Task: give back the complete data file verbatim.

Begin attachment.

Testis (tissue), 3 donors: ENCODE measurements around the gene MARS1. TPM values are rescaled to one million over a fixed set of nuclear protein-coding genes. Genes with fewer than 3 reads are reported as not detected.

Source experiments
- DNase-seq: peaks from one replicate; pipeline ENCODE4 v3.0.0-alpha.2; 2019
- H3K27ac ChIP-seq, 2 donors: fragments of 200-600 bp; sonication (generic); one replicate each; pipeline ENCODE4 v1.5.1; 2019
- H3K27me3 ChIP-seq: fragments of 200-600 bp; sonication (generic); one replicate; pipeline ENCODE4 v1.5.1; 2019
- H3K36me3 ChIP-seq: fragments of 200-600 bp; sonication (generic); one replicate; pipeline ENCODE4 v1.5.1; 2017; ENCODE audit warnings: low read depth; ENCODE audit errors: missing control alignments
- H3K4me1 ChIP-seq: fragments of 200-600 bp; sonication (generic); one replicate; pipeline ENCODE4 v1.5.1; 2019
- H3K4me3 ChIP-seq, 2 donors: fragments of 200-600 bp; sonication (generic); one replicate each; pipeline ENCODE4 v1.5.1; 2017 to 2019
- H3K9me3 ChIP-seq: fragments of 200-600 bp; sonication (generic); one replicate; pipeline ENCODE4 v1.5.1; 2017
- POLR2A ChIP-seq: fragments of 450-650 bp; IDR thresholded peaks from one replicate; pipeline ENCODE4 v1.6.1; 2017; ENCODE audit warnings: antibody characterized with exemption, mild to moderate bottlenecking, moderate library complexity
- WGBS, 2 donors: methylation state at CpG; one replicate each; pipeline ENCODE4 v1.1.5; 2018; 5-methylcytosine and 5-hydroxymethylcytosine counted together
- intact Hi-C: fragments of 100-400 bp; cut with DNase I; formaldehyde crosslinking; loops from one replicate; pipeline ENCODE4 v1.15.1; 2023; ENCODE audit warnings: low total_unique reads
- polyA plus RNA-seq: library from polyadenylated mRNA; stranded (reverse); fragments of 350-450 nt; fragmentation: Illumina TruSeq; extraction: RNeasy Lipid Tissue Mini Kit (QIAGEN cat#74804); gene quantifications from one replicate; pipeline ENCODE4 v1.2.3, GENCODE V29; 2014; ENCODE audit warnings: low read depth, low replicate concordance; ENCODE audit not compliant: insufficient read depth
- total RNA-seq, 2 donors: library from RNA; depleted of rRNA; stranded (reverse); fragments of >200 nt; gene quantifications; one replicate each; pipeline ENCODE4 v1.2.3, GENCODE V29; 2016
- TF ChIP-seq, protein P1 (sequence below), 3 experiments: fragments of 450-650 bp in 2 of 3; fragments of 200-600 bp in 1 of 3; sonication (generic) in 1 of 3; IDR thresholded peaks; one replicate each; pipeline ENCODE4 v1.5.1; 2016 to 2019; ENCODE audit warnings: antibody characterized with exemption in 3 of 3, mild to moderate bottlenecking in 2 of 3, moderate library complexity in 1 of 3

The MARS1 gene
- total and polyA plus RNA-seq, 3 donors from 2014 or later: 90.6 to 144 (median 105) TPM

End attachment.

Testis (tissue), 3 donors: ENCODE measurements around the gene MARS1. TPM values are rescaled to one million over a fixed set of nuclear protein-coding genes. Genes with fewer than 3 reads are reported as not detected.

Source experiments
- DNase-seq: peaks from one replicate; pipeline ENCODE4 v3.0.0-alpha.2; 2019
- H3K27ac ChIP-seq, 2 donors: fragments of 200-600 bp; sonication (generic); one replicate each; pipeline ENCODE4 v1.5.1; 2019
- H3K27me3 ChIP-seq: fragments of 200-600 bp; sonication (generic); one replicate; pipeline ENCODE4 v1.5.1; 2019
- H3K36me3 ChIP-seq: fragments of 200-600 bp; sonication (generic); one replicate; pipeline ENCODE4 v1.5.1; 2017; ENCODE audit warnings: low read depth; ENCODE audit errors: missing control alignments
- H3K4me1 ChIP-seq: fragments of 200-600 bp; sonication (generic); one replicate; pipeline ENCODE4 v1.5.1; 2019
- H3K4me3 ChIP-seq, 2 donors: fragments of 200-600 bp; sonication (generic); one replicate each; pipeline ENCODE4 v1.5.1; 2017 to 2019
- H3K9me3 ChIP-seq: fragments of 200-600 bp; sonication (generic); one replicate; pipeline ENCODE4 v1.5.1; 2017
- POLR2A ChIP-seq: fragments of 450-650 bp; IDR thresholded peaks from one replicate; pipeline ENCODE4 v1.6.1; 2017; ENCODE audit warnings: antibody characterized with exemption, mild to moderate bottlenecking, moderate library complexity
- WGBS, 2 donors: methylation state at CpG; one replicate each; pipeline ENCODE4 v1.1.5; 2018; 5-methylcytosine and 5-hydroxymethylcytosine counted together
- intact Hi-C: fragments of 100-400 bp; cut with DNase I; formaldehyde crosslinking; loops from one replicate; pipeline ENCODE4 v1.15.1; 2023; ENCODE audit warnings: low total_unique reads
- polyA plus RNA-seq: library from polyadenylated mRNA; stranded (reverse); fragments of 350-450 nt; fragmentation: Illumina TruSeq; extraction: RNeasy Lipid Tissue Mini Kit (QIAGEN cat#74804); gene quantifications from one replicate; pipeline ENCODE4 v1.2.3, GENCODE V29; 2014; ENCODE audit warnings: low read depth, low replicate concordance; ENCODE audit not compliant: insufficient read depth
- total RNA-seq, 2 donors: library from RNA; depleted of rRNA; stranded (reverse); fragments of >200 nt; gene quantifications; one replicate each; pipeline ENCODE4 v1.2.3, GENCODE V29; 2016
- TF ChIP-seq, protein P1 (sequence below), 3 experiments: fragments of 450-650 bp in 2 of 3; fragments of 200-600 bp in 1 of 3; sonication (generic) in 1 of 3; IDR thresholded peaks; one replicate each; pipeline ENCODE4 v1.5.1; 2016 to 2019; ENCODE audit warnings: antibody characterized with exemption in 3 of 3, mild to moderate bottlenecking in 2 of 3, moderate library complexity in 1 of 3

The MARS1 gene
- total and polyA plus RNA-seq, 3 donors from 2014 or later: 90.6 to 144 (median 105) TPM